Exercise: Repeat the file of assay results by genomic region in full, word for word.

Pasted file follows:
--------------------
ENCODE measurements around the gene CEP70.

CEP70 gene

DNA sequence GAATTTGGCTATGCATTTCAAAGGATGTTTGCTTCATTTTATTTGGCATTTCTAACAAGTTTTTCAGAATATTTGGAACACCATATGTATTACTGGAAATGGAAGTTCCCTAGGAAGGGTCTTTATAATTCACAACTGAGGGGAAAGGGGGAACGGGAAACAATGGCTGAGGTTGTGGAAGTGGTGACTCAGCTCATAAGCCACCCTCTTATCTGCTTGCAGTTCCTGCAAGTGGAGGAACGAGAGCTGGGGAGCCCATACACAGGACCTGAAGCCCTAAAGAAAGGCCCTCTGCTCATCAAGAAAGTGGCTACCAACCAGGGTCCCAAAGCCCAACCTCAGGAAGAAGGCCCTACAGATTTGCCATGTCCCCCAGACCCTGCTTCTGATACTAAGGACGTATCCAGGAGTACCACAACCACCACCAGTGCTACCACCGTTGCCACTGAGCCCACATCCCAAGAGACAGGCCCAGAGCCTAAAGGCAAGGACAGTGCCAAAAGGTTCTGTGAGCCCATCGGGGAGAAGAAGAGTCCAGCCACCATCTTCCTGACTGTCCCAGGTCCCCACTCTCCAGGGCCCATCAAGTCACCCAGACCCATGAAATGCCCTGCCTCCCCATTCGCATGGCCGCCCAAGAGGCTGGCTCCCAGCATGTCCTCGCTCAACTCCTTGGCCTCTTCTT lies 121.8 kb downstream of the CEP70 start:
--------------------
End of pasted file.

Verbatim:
ENCODE measurements around the gene CEP70.

CEP70 gene

DNA sequence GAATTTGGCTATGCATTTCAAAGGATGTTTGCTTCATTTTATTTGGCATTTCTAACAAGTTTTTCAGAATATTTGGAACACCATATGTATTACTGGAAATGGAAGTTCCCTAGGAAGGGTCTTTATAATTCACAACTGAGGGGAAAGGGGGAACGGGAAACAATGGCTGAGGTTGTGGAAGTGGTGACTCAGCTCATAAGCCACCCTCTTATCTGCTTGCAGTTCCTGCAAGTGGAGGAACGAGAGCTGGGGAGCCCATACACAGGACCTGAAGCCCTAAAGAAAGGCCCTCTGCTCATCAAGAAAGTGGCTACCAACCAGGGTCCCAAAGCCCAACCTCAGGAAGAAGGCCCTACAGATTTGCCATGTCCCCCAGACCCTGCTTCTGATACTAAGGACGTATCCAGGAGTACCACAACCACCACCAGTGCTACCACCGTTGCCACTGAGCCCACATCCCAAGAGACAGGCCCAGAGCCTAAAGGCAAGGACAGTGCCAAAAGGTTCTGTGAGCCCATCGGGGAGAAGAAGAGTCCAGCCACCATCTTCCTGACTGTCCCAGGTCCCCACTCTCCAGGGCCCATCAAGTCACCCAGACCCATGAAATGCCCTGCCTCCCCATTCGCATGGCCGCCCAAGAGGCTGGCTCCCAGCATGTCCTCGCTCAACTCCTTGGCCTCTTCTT lies 121.8 kb downstream of the CEP70 start: